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Tap Asean vs Chinese intrusion, Philippine gov’t urged

Publication Date : 16-04-2012


Senator Joker Arroyo on Sunday urged the Philippine administration to mobilise support of its Association of Southeast Asian Nations (Asean) allies against Chinese intrusion, saying US silence on the Scarborough Shoal standoff indicated lack of interest in the Philippine problem.

In an interview, Arroyo said it was high time the Philippines saw Asean, of which the country is a founding member, as the main battleground to resolve diplomatically conflicting territorial claims in the South China Sea, which Manila calls West Philippine Sea.

Arroyo was wary that the Spratlys and Scarborough Shoal could go the way of Sabah, which was taken over by Malaysia although it formed part of the territory of the Sultanate of Sulu prior to the formation of the Malaysian federation in 1963.

"Once upon a time, we had a claim to Sabah [but] we lost it to Malaysia. With the situation now, after a couple of years, [Spratlys and Scarborough Shoal] might end up in the hands of China. So we must be very careful with this. Still, the question is, what should we do?” he said.

He noted Washington’s silence on the latest standoff between Manila and Beijing over Scarborough Shoal, where eight Chinese vessels were caught poaching in territorial waters of the Philippines last week.

"Americans will never move unless it’s their self-interest which is at stake,” said Arroyo, stressing that Washington was quick to denounce the North Korean rocket launch last week as a “provocative, belligerent act.”

"This is our misfortune,” he said. He pointed out that US annual aid to Philippines was a measly US$100 million, compared with $1.3 billion to Egypt following the Arab Spring in 2011.

'We’re like orphans'

"We should take this [latest standoff] seriously. In Asean, we should have a diplomatic offensive to persuade” Asean members to intervene aggressively, said the senator.

"The Philippines should tell the group, ‘We have a problem—we’re being bullied by China,’” said Arroyo, adding that Asean should unite to confront an “offending country” like China for its incursions into Philippine territorial waters.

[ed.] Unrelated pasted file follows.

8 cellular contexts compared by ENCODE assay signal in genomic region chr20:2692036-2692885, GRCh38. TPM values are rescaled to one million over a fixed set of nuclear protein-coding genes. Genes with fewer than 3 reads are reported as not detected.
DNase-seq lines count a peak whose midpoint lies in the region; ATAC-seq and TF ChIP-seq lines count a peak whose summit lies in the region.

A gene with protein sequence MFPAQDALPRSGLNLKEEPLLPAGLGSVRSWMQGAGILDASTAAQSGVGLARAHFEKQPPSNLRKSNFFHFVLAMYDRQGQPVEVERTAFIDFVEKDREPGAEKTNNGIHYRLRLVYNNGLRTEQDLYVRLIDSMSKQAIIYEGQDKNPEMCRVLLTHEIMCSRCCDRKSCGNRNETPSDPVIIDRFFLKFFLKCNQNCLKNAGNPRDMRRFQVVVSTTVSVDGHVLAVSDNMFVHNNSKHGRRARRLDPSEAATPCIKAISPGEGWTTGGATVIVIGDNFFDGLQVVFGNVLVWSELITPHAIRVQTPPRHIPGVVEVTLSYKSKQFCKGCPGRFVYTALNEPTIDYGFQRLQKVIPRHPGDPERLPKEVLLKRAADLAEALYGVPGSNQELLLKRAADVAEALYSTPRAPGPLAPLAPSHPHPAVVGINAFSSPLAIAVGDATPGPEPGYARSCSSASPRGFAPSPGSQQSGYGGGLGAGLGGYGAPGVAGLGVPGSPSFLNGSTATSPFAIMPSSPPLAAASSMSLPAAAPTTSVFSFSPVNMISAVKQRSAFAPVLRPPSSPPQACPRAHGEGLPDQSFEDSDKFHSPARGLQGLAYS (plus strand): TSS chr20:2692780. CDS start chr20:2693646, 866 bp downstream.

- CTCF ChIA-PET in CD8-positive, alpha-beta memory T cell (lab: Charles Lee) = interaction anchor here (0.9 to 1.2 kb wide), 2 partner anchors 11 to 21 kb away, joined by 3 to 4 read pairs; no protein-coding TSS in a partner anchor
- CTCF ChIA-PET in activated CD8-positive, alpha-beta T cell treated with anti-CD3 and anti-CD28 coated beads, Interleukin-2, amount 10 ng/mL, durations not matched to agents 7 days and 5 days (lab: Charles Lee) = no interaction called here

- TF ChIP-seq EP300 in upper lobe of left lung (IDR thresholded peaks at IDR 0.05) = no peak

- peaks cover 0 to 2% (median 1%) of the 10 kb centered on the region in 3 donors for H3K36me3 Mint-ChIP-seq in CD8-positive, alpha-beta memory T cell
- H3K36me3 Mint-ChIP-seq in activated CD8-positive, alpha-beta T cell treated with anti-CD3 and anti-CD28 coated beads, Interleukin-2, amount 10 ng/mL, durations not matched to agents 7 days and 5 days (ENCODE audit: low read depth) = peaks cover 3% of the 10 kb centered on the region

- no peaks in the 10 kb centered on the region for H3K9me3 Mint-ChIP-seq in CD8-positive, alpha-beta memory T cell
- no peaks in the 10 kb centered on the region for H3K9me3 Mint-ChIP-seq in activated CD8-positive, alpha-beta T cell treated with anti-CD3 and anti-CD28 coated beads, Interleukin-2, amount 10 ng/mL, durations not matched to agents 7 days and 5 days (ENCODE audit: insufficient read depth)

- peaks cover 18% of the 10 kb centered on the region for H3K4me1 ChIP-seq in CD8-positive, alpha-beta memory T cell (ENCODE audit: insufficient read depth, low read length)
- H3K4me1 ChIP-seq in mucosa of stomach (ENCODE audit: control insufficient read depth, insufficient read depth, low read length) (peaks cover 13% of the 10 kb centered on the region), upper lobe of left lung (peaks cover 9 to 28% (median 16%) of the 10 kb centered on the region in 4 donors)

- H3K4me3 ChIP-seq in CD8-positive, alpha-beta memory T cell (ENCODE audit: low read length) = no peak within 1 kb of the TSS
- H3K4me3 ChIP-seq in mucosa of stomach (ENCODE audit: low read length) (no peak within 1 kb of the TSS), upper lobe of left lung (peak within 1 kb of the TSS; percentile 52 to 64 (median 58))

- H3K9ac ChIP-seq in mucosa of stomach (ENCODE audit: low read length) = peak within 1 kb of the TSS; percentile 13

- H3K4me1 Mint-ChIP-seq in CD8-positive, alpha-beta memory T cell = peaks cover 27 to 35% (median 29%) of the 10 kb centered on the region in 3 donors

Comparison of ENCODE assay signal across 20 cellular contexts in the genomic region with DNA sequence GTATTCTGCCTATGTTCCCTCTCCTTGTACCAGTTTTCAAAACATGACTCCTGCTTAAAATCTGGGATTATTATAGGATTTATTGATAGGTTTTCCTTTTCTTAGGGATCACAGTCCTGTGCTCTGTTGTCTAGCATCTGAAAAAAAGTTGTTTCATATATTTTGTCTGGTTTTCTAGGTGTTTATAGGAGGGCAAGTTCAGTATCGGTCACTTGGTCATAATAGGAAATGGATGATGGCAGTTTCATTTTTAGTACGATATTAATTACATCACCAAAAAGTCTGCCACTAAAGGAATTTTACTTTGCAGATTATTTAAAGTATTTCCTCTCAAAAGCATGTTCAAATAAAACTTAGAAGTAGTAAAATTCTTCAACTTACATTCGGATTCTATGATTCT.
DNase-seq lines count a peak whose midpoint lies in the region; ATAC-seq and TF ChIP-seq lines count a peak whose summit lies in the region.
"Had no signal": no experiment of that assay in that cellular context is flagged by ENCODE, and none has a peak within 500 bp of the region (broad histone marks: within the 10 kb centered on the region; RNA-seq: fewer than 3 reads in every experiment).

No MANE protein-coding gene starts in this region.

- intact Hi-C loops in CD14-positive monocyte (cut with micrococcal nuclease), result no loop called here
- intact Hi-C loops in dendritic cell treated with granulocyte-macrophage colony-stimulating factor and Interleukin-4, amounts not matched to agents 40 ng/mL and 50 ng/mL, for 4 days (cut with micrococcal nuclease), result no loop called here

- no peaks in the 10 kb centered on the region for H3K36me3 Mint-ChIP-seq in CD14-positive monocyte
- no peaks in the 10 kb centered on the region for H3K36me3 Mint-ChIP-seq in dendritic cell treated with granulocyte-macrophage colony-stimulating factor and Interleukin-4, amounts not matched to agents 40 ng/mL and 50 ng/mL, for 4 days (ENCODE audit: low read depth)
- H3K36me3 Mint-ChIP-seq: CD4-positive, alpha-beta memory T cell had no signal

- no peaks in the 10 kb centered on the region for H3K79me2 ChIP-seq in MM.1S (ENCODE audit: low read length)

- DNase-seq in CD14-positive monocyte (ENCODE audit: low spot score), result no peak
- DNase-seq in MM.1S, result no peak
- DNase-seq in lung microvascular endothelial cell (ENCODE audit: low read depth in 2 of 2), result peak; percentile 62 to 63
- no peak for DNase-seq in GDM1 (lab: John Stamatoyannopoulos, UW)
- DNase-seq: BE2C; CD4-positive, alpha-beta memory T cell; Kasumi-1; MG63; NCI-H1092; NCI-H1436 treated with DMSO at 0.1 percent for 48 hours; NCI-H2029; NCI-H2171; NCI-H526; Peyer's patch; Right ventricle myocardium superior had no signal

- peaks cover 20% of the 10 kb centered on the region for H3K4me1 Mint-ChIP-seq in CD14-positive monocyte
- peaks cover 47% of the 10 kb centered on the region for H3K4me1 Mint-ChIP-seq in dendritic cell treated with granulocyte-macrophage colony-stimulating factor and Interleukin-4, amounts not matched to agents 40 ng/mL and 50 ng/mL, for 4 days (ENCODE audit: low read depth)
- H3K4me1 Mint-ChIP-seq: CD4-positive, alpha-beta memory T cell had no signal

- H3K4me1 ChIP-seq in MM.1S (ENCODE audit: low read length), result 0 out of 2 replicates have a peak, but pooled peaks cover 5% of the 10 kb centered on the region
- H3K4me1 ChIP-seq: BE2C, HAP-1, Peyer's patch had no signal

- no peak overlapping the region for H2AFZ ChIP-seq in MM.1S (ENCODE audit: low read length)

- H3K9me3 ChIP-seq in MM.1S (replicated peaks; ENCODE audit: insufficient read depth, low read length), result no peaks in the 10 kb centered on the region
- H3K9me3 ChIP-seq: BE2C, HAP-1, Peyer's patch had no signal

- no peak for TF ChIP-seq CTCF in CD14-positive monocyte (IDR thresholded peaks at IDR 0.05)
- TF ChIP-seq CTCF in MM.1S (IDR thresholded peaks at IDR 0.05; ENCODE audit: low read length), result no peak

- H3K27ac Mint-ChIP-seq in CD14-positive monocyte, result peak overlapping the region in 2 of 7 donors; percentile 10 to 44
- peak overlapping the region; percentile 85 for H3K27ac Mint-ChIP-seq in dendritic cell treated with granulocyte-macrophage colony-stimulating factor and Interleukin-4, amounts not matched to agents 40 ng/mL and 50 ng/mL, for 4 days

The senator lamented that “not even a resolution of concern or of sympathy” had been issued by Asean. “We are left to fend for ourselves,” he said. “What happened to us? We’re like orphans…without allies. That’s our dilemma.”

Arroyo said that Foreign Secretary Albert del Rosario meeting Chinese Ambassador Ma Keqing to ease the tension came as no surprise amid the lack of “military or naval capability of the country to repeal the Chinese incursion.”

But when China maintained vessels in the disputed waters off Palawan while allowing the eight fishing vessels to escape, bringing with them the giant clams, sharks and corals, “we really have a problem.”

Plea: Stop intrusions

Raul Hernandez, spokesperson of the Department of Foreign Affairs (DFA), on Sunday repeated Philippine calls on China to “stop all intrusions and respect our territorial sovereignty and sovereign rights.”

But he said that in spite of the incidents, the Philippines considered China as a “close neighbour and friend, as well as a solid partner.”

"We will continue our strategic and comprehensive engagement with China for the benefit of our peoples,” Hernandez told the Inquirer.

He brushed aside media reports of worsening ties with Beijing and said Manila was committed to resolving the Spratlys conflict peacefully.

On Friday, eight Chinese fishing boats and a surveillance ship involved in a standoff with the Philippines reportedly left the disputed Scarborough Shoal. But on Saturday, China sent back a surveillance vessel to the shoal and a Chinese aircraft flew over a Philippine Coast Guard vessel facing off a Chinese ship in the area.

A Chinese ship also harassed a Philippine-registered vessel conducting a scientific survey, the DFA said. The local ship reportedly had nine French nationals aboard doing archaeological surveys of the waters in the area.

The standoff began on April 8 with the interception of Chinese boats found illegally fishing at the shoal, which Manila claims within its exclusive economic zone. Beijing, however, insists Scarborough is part of its territory.

China claims all of the South China Sea, including waters up to the coasts of other countries in the region. Vietnam, Taiwan, Malaysia and Brunei also claim parts of the waters as their own.

China not helpful

The Department of National Defence (DND) said on Sunday the continued Chinese presence in the Panatag (Scarborough) Shoal was "not helping” to resolve the standoff since Wednesday.

Carefully choosing his words, DND spokesperson Peter Galvez stressed that the government wanted a “peaceful resolution” of the incident.

"We continuously call on them to also…not further the [standoff]. This will not be helpful in coming up with a peaceful resolution to the matter,” he said in a phone interview.

"We view it as actions that may not be helpful in the current situation since we already withdrew,” Galvez added, before correcting himself and saying the Navy warship BRP Gregorio Del Pilar “is still within the area.”

He said it was a “maritime law enforcement issue” that should be properly handled by the Philippine Coast Guard.

"Maybe they (Chinese authorities) should limit [their actions] already and just leave the area. We believe that they should also, that they [should] leave the area,” Galvez added.

When asked if there will be “countermeasures” in view of the Chinese ships’ continued presence, Galvez said: “No, because the guidance is [we are for a] peaceful resolution. We do not want to prolong this. We don’t wish it to escalate further.”


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